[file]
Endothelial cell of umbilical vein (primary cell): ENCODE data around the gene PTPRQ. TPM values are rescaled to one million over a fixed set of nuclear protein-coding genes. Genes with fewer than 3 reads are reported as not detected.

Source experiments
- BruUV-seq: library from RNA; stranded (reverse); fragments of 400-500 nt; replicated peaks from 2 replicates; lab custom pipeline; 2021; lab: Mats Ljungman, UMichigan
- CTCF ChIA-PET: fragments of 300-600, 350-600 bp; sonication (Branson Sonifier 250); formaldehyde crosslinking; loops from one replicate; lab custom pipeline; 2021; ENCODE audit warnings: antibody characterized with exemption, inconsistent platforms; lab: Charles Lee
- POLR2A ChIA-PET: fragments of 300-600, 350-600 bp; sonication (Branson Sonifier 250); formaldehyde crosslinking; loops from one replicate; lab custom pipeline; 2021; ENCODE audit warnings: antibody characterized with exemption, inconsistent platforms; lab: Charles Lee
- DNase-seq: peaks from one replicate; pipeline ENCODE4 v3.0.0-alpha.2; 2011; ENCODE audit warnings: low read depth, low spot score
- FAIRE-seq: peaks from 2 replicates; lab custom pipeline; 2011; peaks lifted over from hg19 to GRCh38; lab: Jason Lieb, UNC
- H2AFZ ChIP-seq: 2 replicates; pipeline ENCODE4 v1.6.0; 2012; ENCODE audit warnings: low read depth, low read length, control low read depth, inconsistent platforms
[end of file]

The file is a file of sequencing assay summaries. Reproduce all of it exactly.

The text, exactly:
Endothelial cell of umbilical vein (primary cell): ENCODE data around the gene PTPRQ. TPM values are rescaled to one million over a fixed set of nuclear protein-coding genes. Genes with fewer than 3 reads are reported as not detected.

Source experiments
- BruUV-seq: library from RNA; stranded (reverse); fragments of 400-500 nt; replicated peaks from 2 replicates; lab custom pipeline; 2021; lab: Mats Ljungman, UMichigan
- CTCF ChIA-PET: fragments of 300-600, 350-600 bp; sonication (Branson Sonifier 250); formaldehyde crosslinking; loops from one replicate; lab custom pipeline; 2021; ENCODE audit warnings: antibody characterized with exemption, inconsistent platforms; lab: Charles Lee
- POLR2A ChIA-PET: fragments of 300-600, 350-600 bp; sonication (Branson Sonifier 250); formaldehyde crosslinking; loops from one replicate; lab custom pipeline; 2021; ENCODE audit warnings: antibody characterized with exemption, inconsistent platforms; lab: Charles Lee
- DNase-seq: peaks from one replicate; pipeline ENCODE4 v3.0.0-alpha.2; 2011; ENCODE audit warnings: low read depth, low spot score
- FAIRE-seq: peaks from 2 replicates; lab custom pipeline; 2011; peaks lifted over from hg19 to GRCh38; lab: Jason Lieb, UNC
- H2AFZ ChIP-seq: 2 replicates; pipeline ENCODE4 v1.6.0; 2012; ENCODE audit warnings: low read depth, low read length, control low read depth, inconsistent platforms